More like the Greatest Snooze on Earth, particularly next to Suse MacDonald’s effervescent Circus Opposites (2010) (Novelty....

READ REVIEW

THE GREATEST OPPOSITES BOOK ON EARTH

Hinged flaps and other devices allow a bevy of circus performers to demonstrate opposites.

An unmitigated flop from beginning to end, this uninspired show invites readers beneath the big top to see one windup bird and a white-skinned human cast—stereotypically similar-looking men with bristling facial hair and a sad-faced woman who performs twice with her eyes closed—unexcitingly go from “Here” to “There, “Down” to “Up,” or (arbitrarily abandoning the general premise) “Wet” to “Dry” beneath a shower of rain. A die-cut daisy chain intended to transform a “Few” acrobats into “Many” when flipped is a paper-engineering fail, as all of the figures are plainly visible even when the flap is closed, and instead of going from “Low” to “High” when her accordion-folded platform is extended upward, a juggler confusingly starts “Short” and ends up “Tall.” At the close the ringmaster takes a “Quiet” bow, then bellows “I HOPE YOU ENJOYED THE SHOW!” Unlikely.

More like the Greatest Snooze on Earth, particularly next to Suse MacDonald’s effervescent Circus Opposites (2010) (Novelty. 3-5)

Pub Date: Oct. 3, 2017

ISBN: 978-0-7636-9554-5

Page Count: 16

Publisher: Big Picture/Candlewick

Review Posted Online: Aug. 7, 2017

Kirkus Reviews Issue: Dec. 1, 2017

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It’s a bit hard to dance, or count, to this beat.

ONE MORE DINO ON THE FLOOR

Dinos that love to move and groove get children counting from one to 10—and perhaps moving to the beat.

Beginning with a solo bop by a female dino (she has eyelashes, doncha know), the dinosaur dance party begins. Each turn of the page adds another dino and a change in the dance genre: waltz, country line dancing, disco, limbo, square dancing, hip-hop, and swing. As the party would be incomplete without the moonwalk, the T. Rex does the honors…and once they are beyond their initial panic at his appearance, the onlookers cheer wildly. The repeated refrain on each spread allows for audience participation, though it doesn’t easily trip off the tongue: “They hear a swish. / What’s this? / One more? / One more dino on the floor.” Some of the prehistoric beasts are easily identifiable—pterodactyl, ankylosaurus, triceratops—but others will be known only to the dino-obsessed; none are identified, other than T-Rex. Packed spreads filled with psychedelically colored dinos sporting blocks of color, stripes, or polka dots (and infectious looks of joy) make identification even more difficult, to say nothing of counting them. Indeed, this fails as a counting primer: there are extra animals (and sometimes a grumpy T-Rex) in the backgrounds, and the next dino to join the party pokes its head into the frame on the page before. Besides all that, most kids won’t get the dance references.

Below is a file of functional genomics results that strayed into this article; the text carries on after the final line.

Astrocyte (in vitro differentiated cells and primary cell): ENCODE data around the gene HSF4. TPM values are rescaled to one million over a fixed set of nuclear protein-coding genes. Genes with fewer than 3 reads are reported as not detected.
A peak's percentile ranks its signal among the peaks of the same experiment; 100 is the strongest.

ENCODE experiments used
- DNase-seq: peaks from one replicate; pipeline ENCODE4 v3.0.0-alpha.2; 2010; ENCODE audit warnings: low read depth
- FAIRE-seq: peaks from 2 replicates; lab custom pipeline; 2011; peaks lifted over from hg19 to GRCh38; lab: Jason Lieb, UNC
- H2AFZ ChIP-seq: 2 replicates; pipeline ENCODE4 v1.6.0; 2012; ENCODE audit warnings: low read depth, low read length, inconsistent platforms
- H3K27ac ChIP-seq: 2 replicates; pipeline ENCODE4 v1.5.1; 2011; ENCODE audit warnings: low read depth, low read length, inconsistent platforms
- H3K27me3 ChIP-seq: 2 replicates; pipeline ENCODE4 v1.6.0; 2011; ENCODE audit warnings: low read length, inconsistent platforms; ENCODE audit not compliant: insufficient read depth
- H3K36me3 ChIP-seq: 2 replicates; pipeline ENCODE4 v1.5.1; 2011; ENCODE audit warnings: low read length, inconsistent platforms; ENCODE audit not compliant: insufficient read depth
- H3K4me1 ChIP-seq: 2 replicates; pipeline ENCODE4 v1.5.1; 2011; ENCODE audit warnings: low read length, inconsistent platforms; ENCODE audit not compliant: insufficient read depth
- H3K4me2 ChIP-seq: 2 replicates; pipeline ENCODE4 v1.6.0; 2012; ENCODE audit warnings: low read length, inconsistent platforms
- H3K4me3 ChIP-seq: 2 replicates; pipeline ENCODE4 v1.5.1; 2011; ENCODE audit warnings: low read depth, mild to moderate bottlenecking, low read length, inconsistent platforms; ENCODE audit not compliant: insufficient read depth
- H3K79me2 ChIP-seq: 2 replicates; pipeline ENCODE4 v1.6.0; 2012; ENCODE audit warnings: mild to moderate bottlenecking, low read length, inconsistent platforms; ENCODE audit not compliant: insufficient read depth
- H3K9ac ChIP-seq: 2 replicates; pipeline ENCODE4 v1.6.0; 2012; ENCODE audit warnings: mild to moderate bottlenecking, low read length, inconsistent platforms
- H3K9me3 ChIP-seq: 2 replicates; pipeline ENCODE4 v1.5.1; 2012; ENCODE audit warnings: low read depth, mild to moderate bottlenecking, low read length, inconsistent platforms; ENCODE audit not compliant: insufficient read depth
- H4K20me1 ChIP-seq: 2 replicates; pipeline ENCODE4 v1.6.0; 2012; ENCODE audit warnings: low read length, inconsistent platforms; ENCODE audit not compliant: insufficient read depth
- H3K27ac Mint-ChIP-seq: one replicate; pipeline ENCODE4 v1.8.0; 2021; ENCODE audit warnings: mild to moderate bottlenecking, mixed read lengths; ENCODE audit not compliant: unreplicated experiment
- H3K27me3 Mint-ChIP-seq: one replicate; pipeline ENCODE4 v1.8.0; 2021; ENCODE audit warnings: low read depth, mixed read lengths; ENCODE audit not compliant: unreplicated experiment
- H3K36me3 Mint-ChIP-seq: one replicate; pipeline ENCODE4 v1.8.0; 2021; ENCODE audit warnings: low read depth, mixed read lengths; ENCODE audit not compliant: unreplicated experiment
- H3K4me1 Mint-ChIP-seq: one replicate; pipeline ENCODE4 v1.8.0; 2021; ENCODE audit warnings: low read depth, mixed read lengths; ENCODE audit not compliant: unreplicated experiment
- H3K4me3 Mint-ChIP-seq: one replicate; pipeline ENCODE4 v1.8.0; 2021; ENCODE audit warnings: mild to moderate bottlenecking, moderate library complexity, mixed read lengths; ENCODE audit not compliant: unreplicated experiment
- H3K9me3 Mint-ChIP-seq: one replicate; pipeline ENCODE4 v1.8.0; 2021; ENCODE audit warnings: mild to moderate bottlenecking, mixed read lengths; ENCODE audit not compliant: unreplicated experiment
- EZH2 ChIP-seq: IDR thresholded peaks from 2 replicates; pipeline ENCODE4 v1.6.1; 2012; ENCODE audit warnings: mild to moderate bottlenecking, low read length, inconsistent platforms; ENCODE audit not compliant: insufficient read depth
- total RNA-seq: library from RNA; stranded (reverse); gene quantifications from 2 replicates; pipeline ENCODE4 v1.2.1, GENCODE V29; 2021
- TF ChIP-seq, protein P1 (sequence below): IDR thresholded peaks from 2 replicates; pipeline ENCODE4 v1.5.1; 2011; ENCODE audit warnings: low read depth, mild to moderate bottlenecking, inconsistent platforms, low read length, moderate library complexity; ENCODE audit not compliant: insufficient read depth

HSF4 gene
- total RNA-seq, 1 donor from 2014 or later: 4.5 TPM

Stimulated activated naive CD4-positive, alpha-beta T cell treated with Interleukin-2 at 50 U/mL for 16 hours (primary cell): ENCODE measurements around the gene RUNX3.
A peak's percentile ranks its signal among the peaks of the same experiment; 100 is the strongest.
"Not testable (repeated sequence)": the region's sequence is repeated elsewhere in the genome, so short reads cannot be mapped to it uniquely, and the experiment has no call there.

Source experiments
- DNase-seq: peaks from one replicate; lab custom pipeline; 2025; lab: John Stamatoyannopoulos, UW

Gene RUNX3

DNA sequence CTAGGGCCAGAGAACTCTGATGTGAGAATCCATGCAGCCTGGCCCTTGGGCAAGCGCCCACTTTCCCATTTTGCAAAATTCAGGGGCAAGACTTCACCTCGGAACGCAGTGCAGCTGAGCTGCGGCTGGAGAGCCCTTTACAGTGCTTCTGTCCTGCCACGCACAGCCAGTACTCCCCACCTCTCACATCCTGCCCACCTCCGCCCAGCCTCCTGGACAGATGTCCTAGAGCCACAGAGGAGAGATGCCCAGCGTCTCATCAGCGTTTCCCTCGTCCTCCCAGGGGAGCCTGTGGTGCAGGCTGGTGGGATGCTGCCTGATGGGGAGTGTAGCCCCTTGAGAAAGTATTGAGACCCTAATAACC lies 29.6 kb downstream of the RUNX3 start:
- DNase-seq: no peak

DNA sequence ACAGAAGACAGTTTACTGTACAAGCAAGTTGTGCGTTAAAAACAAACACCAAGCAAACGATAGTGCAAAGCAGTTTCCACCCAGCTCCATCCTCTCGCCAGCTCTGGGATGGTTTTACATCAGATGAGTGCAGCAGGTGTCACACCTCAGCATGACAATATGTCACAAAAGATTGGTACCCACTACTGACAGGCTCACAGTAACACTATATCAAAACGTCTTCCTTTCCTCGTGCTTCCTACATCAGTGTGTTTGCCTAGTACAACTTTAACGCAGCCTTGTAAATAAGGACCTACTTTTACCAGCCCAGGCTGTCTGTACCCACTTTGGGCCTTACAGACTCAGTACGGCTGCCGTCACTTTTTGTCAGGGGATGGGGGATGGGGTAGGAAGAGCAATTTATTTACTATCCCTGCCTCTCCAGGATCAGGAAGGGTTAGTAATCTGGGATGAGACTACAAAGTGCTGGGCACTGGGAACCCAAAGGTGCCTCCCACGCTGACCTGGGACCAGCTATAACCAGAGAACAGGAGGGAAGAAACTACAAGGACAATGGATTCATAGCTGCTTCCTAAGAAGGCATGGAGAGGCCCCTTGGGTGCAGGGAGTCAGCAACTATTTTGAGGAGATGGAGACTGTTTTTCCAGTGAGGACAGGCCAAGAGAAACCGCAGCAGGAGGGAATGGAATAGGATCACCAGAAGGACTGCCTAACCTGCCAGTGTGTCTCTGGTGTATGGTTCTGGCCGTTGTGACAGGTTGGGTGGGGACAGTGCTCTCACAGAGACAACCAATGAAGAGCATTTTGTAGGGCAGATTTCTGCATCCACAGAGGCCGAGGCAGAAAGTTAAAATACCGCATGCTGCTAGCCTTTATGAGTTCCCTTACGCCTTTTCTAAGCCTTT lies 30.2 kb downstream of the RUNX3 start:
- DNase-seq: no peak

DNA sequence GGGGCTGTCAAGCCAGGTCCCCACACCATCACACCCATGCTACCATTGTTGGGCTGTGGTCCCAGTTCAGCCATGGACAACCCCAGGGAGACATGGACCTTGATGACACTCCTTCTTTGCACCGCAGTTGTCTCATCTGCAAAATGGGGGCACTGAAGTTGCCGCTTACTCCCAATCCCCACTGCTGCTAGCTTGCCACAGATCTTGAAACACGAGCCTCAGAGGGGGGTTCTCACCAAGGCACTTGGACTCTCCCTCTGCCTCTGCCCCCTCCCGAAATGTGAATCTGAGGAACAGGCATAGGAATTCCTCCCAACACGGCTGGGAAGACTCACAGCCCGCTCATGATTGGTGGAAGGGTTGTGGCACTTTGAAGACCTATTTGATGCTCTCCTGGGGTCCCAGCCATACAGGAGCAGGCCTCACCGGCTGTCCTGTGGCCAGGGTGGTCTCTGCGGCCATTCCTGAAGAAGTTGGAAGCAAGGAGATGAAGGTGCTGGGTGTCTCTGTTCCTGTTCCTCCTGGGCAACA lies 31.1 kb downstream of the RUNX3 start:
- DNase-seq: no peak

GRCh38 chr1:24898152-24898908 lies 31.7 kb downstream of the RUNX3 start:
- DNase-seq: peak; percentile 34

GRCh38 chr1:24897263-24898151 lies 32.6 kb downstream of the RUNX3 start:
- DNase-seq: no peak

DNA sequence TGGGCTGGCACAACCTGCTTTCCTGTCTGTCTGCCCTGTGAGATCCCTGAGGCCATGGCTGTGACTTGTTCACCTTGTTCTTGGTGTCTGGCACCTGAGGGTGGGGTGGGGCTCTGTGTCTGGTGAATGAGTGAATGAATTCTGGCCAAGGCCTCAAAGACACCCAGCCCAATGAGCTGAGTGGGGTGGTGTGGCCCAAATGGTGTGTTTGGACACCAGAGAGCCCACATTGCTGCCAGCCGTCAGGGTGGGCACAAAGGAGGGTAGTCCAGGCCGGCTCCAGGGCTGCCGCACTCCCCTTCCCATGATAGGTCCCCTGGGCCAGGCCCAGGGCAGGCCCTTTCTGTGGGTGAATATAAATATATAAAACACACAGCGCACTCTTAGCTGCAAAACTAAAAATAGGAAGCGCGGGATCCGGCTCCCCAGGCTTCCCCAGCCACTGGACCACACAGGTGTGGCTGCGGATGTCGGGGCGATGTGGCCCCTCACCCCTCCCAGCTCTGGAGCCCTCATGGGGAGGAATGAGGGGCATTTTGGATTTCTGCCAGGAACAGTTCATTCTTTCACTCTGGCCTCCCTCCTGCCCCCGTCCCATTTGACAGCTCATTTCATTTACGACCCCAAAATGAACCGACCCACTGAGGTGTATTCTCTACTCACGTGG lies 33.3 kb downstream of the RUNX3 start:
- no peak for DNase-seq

It’s a bit hard to dance, or count, to this beat. (Picture book. 3-5)

Pub Date: March 1, 2016

ISBN: 978-0-8075-1598-3

Page Count: 32

Publisher: Whitman

Review Posted Online: Jan. 20, 2016

Kirkus Reviews Issue: Feb. 1, 2016

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For patient listeners, a fun visit to a mixed-up barnyard.

THE WIND PLAYS TRICKS

When a fierce wind descends on the barnyard, the animals hear some odd noises…and they’re coming from their own mouths.

The sudden wind unsettles all the animals on the farm just when they should be getting ready for sleep. Instead, they anxiously “cheep” and “cluck” and “oink” and “quack” and “moooo.” They shift nervously, pull together, and make all sorts of noises. All except Turtle, who tucks into his shell under an old log and sleeps. In the morning, though, the animals get a surprise. Pig says, “Cluck”; the Little Chicks say, “Neigh”; Horse crows, “Cock-a-doodle-doo.” How will they get their proper sounds back? Turtle has an idea, and he enjoys the process so much that he decides to open his mouth the next time the wind plays tricks at the farm: Perhaps he’ll catch a sound all his own. Chua’s cartoon barnyard is bright, and her animals, expressive, their faces and body language slightly anthropomorphized. The edges of the figures sometimes betray their digital origins. Though the tale is humorous and will give lots of opportunity for practicing animal sounds, the audience is hard to pin down, as the young children sure to enjoy mooing and clucking may not have the patience to sit through the somewhat lengthy text.

For patient listeners, a fun visit to a mixed-up barnyard. (Picture book. 3-5)

Pub Date: March 1, 2019

ISBN: 978-0-8075-8735-5

Page Count: 32

Publisher: Whitman

Review Posted Online: Dec. 22, 2018

Kirkus Reviews Issue: Jan. 15, 2019

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